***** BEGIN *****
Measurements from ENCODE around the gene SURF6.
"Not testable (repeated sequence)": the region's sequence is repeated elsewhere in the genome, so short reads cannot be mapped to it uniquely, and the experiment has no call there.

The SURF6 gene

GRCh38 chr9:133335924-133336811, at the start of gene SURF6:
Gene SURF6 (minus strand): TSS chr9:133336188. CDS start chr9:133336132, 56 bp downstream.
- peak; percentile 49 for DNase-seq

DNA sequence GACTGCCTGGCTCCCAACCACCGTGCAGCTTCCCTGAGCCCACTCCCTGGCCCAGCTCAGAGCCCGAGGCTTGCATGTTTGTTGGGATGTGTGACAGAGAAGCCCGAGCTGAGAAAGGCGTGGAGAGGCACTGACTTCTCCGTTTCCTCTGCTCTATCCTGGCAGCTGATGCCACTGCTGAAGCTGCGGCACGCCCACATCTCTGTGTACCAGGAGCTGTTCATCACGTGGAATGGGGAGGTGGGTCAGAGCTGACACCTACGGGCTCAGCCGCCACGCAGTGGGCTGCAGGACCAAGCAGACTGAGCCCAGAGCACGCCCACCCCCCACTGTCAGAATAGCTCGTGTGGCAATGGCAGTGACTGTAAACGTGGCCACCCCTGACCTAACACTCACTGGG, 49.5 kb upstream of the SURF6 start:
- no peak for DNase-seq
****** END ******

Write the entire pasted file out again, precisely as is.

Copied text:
Measurements from ENCODE around the gene SURF6.
"Not testable (repeated sequence)": the region's sequence is repeated elsewhere in the genome, so short reads cannot be mapped to it uniquely, and the experiment has no call there.

The SURF6 gene

GRCh38 chr9:133335924-133336811, at the start of gene SURF6:
Gene SURF6 (minus strand): TSS chr9:133336188. CDS start chr9:133336132, 56 bp downstream.
- peak; percentile 49 for DNase-seq

DNA sequence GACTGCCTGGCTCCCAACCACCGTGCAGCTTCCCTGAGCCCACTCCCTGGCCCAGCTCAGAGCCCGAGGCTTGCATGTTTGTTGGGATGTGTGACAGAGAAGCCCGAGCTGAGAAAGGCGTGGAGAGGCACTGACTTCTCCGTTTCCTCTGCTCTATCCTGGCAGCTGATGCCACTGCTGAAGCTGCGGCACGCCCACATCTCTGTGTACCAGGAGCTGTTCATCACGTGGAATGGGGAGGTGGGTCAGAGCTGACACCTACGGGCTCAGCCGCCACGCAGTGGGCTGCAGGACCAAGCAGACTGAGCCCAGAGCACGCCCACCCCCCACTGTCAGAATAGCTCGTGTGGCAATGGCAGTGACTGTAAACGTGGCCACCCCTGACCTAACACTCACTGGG, 49.5 kb upstream of the SURF6 start:
- no peak for DNase-seq